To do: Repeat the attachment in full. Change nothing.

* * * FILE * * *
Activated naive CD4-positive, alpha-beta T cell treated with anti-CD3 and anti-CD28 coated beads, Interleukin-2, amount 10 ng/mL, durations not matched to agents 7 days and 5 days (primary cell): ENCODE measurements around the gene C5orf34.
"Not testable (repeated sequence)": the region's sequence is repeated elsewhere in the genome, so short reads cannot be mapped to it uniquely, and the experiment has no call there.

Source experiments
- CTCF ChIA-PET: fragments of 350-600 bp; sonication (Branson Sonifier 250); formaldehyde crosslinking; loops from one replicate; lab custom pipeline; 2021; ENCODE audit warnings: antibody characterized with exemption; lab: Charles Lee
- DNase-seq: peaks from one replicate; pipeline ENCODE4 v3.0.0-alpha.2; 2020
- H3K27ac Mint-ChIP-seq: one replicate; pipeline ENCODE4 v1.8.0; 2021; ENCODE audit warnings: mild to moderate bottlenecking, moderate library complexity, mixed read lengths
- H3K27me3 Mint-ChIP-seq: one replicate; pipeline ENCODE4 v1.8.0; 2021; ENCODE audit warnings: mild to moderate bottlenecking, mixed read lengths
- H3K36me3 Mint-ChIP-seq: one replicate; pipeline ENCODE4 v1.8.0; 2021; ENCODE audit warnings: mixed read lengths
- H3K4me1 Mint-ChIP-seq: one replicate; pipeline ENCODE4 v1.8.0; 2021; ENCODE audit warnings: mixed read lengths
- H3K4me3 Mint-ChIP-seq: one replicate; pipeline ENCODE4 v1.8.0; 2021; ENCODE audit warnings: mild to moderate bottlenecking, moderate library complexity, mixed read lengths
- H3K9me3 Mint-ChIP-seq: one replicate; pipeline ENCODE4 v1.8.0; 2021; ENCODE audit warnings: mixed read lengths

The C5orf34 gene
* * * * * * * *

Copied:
Activated naive CD4-positive, alpha-beta T cell treated with anti-CD3 and anti-CD28 coated beads, Interleukin-2, amount 10 ng/mL, durations not matched to agents 7 days and 5 days (primary cell): ENCODE measurements around the gene C5orf34.
"Not testable (repeated sequence)": the region's sequence is repeated elsewhere in the genome, so short reads cannot be mapped to it uniquely, and the experiment has no call there.

Source experiments
- CTCF ChIA-PET: fragments of 350-600 bp; sonication (Branson Sonifier 250); formaldehyde crosslinking; loops from one replicate; lab custom pipeline; 2021; ENCODE audit warnings: antibody characterized with exemption; lab: Charles Lee
- DNase-seq: peaks from one replicate; pipeline ENCODE4 v3.0.0-alpha.2; 2020
- H3K27ac Mint-ChIP-seq: one replicate; pipeline ENCODE4 v1.8.0; 2021; ENCODE audit warnings: mild to moderate bottlenecking, moderate library complexity, mixed read lengths
- H3K27me3 Mint-ChIP-seq: one replicate; pipeline ENCODE4 v1.8.0; 2021; ENCODE audit warnings: mild to moderate bottlenecking, mixed read lengths
- H3K36me3 Mint-ChIP-seq: one replicate; pipeline ENCODE4 v1.8.0; 2021; ENCODE audit warnings: mixed read lengths
- H3K4me1 Mint-ChIP-seq: one replicate; pipeline ENCODE4 v1.8.0; 2021; ENCODE audit warnings: mixed read lengths
- H3K4me3 Mint-ChIP-seq: one replicate; pipeline ENCODE4 v1.8.0; 2021; ENCODE audit warnings: mild to moderate bottlenecking, moderate library complexity, mixed read lengths
- H3K9me3 Mint-ChIP-seq: one replicate; pipeline ENCODE4 v1.8.0; 2021; ENCODE audit warnings: mixed read lengths

The C5orf34 gene